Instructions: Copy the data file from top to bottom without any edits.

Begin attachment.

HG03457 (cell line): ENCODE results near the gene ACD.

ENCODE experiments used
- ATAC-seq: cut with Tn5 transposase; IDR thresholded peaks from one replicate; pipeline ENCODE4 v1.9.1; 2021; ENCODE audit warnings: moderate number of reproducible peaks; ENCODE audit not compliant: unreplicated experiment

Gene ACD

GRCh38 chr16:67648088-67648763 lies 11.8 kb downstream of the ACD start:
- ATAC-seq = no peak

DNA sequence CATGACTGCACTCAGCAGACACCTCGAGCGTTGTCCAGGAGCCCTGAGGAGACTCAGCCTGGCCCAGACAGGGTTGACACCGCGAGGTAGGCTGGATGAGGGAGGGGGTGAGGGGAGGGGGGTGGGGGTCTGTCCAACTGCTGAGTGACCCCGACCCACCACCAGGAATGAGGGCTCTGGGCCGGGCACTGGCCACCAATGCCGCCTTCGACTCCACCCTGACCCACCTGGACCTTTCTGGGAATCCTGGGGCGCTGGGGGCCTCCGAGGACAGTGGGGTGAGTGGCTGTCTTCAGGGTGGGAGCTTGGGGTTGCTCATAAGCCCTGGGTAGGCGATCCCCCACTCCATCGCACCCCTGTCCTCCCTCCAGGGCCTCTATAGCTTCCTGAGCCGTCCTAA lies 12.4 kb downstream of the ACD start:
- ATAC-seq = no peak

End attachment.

HG03457 (cell line): ENCODE results near the gene ACD.

ENCODE experiments used
- ATAC-seq: cut with Tn5 transposase; IDR thresholded peaks from one replicate; pipeline ENCODE4 v1.9.1; 2021; ENCODE audit warnings: moderate number of reproducible peaks; ENCODE audit not compliant: unreplicated experiment

Gene ACD

GRCh38 chr16:67648088-67648763 lies 11.8 kb downstream of the ACD start:
- ATAC-seq = no peak

DNA sequence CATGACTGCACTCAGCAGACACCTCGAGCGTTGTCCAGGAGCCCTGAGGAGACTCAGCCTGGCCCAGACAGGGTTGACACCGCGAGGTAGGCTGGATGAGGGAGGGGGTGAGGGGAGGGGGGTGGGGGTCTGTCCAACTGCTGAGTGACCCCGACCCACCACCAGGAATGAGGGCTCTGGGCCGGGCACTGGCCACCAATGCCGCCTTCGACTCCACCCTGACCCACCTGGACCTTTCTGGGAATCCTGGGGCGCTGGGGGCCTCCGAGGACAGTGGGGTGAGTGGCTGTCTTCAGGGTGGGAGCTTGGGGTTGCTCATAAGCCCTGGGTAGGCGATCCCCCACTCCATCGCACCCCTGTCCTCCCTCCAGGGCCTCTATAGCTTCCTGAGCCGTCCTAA lies 12.4 kb downstream of the ACD start:
- ATAC-seq = no peak